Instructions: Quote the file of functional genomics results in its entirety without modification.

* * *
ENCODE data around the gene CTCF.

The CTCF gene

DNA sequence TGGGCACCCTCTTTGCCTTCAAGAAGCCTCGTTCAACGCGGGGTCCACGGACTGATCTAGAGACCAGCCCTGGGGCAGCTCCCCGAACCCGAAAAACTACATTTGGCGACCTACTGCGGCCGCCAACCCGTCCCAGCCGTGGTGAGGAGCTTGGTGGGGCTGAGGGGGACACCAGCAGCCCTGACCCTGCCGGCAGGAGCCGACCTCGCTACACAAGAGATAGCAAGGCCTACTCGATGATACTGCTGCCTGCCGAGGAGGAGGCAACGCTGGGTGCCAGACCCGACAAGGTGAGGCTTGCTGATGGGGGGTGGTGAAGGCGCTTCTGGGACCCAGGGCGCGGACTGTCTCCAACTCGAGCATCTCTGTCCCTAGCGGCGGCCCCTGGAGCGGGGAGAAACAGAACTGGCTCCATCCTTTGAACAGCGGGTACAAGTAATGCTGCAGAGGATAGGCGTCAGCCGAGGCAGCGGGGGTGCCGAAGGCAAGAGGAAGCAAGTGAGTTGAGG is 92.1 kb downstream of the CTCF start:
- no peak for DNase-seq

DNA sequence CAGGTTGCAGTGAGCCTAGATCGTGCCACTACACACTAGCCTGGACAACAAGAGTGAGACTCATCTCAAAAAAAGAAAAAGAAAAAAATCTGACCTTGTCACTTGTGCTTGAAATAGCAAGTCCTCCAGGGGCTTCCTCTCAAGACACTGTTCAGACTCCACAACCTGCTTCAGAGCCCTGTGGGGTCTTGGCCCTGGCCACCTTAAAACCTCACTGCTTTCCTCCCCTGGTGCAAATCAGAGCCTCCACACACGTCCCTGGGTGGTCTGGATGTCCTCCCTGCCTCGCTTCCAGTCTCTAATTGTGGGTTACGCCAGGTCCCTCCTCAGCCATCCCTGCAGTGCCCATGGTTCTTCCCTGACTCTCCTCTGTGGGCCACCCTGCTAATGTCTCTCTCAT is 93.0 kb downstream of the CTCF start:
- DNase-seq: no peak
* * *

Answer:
ENCODE data around the gene CTCF.

The CTCF gene

DNA sequence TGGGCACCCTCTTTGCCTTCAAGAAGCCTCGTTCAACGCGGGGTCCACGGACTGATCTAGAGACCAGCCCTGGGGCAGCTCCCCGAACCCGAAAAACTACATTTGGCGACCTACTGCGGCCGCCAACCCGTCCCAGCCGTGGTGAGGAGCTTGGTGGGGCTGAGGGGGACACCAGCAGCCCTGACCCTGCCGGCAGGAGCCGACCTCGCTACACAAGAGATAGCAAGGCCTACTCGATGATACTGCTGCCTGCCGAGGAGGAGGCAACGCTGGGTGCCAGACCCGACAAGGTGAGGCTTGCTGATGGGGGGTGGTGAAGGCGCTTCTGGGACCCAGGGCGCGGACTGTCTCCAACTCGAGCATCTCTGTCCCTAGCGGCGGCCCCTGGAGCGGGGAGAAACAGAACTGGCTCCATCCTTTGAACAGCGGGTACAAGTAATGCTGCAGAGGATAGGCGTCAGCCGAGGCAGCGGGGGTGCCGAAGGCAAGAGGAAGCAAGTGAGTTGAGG is 92.1 kb downstream of the CTCF start:
- no peak for DNase-seq

DNA sequence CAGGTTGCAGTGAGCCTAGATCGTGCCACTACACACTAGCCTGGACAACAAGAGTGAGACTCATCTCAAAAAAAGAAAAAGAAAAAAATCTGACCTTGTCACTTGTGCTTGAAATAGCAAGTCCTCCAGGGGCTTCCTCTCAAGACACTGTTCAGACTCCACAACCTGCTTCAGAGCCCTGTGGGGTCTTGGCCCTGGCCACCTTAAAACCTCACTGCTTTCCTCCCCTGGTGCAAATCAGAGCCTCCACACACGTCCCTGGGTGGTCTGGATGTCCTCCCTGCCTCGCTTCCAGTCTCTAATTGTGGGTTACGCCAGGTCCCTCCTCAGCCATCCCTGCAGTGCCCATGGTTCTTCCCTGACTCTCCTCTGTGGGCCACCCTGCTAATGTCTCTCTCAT is 93.0 kb downstream of the CTCF start:
- DNase-seq: no peak